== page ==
4 Ways to Get the Most from Your Recruiter!

When we were kids, my brother saw a possum in a bush. Being fascinated with creatures of every kind, he prodded it with a stick until it played dead and then caged it to keep as a pet. But every time we tried to feed the possum, even though we meant well, it would become defensive, hiss, and bare its razor-sharp teeth. It brought to life the phrase, “Don’t bite the hand that feeds you!” Eventually, my brother realized that this wild animal was impossible to help, and he let it go.

In your job search, it’s important that you don’t bite the hand that feeds you, too! As you establish a relationship with a recruiter who’s invested in helping you find a position, keep in mind that an employer typically doesn’t pay the recruiter unless or until you are hired. This means that your recruiter personally has a lot at stake in representing you. If you act in a way that alienates the employer and sabotages all the work the recruiter has thus far performed without pay, you may well lose your recruiter’s support.

What can you avoid doing in order to keep from discouraging your recruiter? I asked our staffing managers this question, and here are four behaviors they listed that will hurt your chances of being considered for the job:

Misrepresenting the facts and dates on your resume. Understand that your recruiter will always follow up on this information to confirm the accuracy of stated dates/skills/roles. It’s his or her job. Honesty is still the best policy!

Failure to review your resume, questionnaire, or emails for misspellings and errors. If you’re a solid candidate but your written answers come back with multiple grammatical errors, it forces your recruiter to question your ability to be detail-minded and accurate.

Rambling. When you give rambling answers in a phone or in-person interview, your recruiter or the client assumes:
– You don’t actually have a positive direct answer for the question
– You aren’t able to comprehend a clear question or direction
– You don’t have the ability to communicate experience that they do have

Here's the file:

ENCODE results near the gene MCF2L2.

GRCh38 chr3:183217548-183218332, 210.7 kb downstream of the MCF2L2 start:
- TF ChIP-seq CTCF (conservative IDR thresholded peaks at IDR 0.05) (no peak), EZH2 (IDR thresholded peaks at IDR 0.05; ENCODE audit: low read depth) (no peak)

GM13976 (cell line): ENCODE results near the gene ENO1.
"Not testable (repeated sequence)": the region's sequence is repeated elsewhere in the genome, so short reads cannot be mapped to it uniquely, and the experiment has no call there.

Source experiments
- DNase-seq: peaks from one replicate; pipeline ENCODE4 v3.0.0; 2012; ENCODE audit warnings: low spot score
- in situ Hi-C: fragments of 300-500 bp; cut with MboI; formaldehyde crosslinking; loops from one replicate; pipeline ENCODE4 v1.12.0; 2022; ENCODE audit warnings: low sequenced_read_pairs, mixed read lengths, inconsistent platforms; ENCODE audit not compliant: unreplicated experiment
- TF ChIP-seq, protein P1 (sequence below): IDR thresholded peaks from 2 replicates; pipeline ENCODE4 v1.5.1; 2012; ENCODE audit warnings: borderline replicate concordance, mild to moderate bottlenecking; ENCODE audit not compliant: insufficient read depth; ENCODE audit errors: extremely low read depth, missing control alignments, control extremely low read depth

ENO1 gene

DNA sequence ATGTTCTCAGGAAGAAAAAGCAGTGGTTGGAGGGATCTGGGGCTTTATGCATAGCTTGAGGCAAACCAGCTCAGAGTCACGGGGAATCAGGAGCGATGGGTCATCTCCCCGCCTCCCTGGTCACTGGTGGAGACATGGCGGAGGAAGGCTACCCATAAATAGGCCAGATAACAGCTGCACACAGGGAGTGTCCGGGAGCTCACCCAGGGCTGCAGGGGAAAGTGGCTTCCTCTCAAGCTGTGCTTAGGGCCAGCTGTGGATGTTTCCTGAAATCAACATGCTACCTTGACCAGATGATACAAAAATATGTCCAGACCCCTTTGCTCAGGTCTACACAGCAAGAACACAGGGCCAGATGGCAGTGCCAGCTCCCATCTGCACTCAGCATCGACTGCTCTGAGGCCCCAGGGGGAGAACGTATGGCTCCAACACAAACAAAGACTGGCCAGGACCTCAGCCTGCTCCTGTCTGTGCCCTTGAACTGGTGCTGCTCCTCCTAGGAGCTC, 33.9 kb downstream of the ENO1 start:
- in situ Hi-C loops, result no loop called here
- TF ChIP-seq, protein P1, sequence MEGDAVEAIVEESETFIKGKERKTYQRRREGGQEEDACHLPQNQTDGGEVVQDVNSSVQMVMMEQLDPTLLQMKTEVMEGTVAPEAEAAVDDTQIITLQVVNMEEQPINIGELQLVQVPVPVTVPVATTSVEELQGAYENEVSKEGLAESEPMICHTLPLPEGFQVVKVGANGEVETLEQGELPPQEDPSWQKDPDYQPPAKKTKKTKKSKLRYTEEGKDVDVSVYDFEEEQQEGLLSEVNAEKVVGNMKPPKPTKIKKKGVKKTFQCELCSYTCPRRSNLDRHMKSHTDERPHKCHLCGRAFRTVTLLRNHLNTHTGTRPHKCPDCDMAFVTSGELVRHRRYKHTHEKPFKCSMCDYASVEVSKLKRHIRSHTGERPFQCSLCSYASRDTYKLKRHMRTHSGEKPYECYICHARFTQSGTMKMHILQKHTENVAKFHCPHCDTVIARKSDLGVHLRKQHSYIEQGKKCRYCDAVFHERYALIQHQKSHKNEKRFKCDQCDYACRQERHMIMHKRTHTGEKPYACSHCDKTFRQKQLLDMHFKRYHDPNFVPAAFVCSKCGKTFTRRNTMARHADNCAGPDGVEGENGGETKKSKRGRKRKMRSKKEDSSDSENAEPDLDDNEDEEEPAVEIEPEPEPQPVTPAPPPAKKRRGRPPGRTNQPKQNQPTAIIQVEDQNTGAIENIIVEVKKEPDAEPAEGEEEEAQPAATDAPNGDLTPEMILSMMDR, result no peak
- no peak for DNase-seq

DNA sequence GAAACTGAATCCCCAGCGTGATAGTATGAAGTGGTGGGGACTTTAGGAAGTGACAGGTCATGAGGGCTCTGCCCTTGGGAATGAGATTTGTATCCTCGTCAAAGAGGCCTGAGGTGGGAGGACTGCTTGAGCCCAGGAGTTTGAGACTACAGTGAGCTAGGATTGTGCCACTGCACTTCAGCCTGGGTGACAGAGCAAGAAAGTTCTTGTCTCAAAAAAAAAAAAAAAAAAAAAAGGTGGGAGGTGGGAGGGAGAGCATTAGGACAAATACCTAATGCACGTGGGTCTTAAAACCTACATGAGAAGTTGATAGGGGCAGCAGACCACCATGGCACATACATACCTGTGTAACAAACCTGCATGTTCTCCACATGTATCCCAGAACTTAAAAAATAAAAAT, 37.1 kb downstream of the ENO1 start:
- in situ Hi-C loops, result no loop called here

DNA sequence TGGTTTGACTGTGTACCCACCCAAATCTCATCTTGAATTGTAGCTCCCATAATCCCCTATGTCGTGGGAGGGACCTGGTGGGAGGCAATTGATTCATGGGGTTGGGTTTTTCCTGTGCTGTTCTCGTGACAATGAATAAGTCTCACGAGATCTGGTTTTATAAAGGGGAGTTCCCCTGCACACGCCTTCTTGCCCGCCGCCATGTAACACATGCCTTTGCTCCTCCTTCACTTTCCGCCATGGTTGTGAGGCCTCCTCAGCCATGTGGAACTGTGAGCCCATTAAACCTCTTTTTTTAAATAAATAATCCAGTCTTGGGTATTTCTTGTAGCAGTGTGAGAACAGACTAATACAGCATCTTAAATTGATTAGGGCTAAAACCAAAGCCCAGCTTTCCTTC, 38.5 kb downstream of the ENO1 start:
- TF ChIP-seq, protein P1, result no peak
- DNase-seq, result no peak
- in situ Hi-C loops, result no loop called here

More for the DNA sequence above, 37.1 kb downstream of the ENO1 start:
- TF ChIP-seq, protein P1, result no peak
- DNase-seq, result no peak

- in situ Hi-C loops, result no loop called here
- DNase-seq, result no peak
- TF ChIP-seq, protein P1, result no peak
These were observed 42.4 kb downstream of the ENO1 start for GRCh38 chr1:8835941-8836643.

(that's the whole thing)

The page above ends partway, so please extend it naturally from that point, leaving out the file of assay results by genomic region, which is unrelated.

– You can’t adequately decipher between relevant and irrelevant information

If you can’t stay on topic when speaking with your recruiter, it causes the recruiter to wonder how you will perform in an interview. If you ramble when interviewing with the client, it makes them wonder how you will interact with co-workers, customers, and vendors.

Not taking your recruiter’s advice. Not being prepared in any way that your recruiter suggests is a sure way to ruin your chances of getting the job.

To positively state it, here are four ways to get the most out of your recruiter and support his or her hard work to get you the interview:

1) Be honest on your resume, job application, or any questionnaire you submit.

2) Proofread your resume, job application, or questionnaire before you turn it in. Whenever possible, have someone else proofread it too.

3) Be concise in your answers. This means learning to anticipate what kinds of questions you may be asked, and thinking through possible responses beforehand. If this seems difficult to do, check out How to Answer 10 Tough Interview Questions. You can also search our blog for posts about interviews and behavioral interview questions. Then practice answering questions concisely by mock-interviewing with a friend.

4) Listen to your recruiter! He or she really wants you to succeed, so take advantage of any advice or information they give you, do your homework, and get ready to put your best foot forward!

Should candidates work for free? Click here for interview no-nos to avoid.

By Marcianne Kuethen, Marketing Director

Amtec Bitz Newsletters

Essential industry highlights & expert insights every month.

Latest Posts

View all posts